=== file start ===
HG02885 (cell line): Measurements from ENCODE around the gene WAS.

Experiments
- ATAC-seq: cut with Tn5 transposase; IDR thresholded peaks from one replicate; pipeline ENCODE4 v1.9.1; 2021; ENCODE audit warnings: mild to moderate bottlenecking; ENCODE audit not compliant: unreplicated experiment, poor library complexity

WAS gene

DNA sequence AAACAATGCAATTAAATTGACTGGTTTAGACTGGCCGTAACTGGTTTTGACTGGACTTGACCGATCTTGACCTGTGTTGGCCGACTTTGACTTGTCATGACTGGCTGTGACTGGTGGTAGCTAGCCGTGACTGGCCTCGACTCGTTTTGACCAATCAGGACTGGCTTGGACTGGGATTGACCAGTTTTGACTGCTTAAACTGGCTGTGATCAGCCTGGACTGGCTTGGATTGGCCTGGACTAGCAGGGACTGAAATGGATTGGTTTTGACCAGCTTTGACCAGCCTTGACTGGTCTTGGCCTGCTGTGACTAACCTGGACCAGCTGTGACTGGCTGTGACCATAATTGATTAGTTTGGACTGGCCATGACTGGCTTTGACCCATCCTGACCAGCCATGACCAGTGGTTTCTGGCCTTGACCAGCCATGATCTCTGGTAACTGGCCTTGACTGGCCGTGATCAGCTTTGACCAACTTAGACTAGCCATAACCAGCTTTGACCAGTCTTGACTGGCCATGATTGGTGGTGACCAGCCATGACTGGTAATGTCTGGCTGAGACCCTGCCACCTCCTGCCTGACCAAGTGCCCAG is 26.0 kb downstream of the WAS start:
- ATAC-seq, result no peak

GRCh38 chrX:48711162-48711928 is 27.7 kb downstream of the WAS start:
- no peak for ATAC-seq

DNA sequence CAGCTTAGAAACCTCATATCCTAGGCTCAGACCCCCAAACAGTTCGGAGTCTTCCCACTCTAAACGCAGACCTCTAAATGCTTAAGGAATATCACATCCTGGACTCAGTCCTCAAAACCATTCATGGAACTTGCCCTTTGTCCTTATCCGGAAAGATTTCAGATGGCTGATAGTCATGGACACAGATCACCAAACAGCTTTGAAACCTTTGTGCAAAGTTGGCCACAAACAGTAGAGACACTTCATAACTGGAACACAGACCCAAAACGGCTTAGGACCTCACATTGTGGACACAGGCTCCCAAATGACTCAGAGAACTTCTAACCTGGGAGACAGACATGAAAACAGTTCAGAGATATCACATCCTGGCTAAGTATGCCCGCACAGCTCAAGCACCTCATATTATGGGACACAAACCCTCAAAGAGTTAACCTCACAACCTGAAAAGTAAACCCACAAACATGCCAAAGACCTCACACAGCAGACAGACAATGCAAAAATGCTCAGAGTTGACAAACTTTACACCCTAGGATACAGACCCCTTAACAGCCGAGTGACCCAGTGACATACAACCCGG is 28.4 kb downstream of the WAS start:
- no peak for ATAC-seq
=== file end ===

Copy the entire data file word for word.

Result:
HG02885 (cell line): Measurements from ENCODE around the gene WAS.

Experiments
- ATAC-seq: cut with Tn5 transposase; IDR thresholded peaks from one replicate; pipeline ENCODE4 v1.9.1; 2021; ENCODE audit warnings: mild to moderate bottlenecking; ENCODE audit not compliant: unreplicated experiment, poor library complexity

WAS gene

DNA sequence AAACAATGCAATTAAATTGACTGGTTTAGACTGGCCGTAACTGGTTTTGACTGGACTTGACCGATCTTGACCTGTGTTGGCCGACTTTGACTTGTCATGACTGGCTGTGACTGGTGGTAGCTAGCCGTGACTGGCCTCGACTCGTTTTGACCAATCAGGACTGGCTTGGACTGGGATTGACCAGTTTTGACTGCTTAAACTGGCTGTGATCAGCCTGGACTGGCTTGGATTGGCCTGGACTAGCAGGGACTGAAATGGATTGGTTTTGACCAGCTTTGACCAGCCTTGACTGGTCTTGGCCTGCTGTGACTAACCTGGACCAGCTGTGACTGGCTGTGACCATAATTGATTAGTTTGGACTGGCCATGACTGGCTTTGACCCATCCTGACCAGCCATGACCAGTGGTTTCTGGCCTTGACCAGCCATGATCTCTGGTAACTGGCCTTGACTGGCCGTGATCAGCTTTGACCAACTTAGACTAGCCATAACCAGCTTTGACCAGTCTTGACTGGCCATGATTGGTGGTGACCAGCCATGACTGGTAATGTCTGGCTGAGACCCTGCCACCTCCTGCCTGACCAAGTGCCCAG is 26.0 kb downstream of the WAS start:
- ATAC-seq, result no peak

GRCh38 chrX:48711162-48711928 is 27.7 kb downstream of the WAS start:
- no peak for ATAC-seq

DNA sequence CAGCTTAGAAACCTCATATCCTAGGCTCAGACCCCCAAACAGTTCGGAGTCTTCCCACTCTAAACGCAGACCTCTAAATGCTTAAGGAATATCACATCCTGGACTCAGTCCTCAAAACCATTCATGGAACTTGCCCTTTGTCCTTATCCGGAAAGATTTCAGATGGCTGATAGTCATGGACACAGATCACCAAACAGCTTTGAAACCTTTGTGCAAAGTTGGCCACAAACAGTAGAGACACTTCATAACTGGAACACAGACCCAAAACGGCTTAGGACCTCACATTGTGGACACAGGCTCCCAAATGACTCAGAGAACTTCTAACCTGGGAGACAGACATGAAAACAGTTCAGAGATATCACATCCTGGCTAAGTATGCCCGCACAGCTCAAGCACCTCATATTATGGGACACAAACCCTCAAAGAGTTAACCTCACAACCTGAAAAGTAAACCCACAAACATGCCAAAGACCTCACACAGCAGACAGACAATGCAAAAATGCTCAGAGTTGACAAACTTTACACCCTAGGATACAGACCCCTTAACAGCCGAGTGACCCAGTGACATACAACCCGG is 28.4 kb downstream of the WAS start:
- no peak for ATAC-seq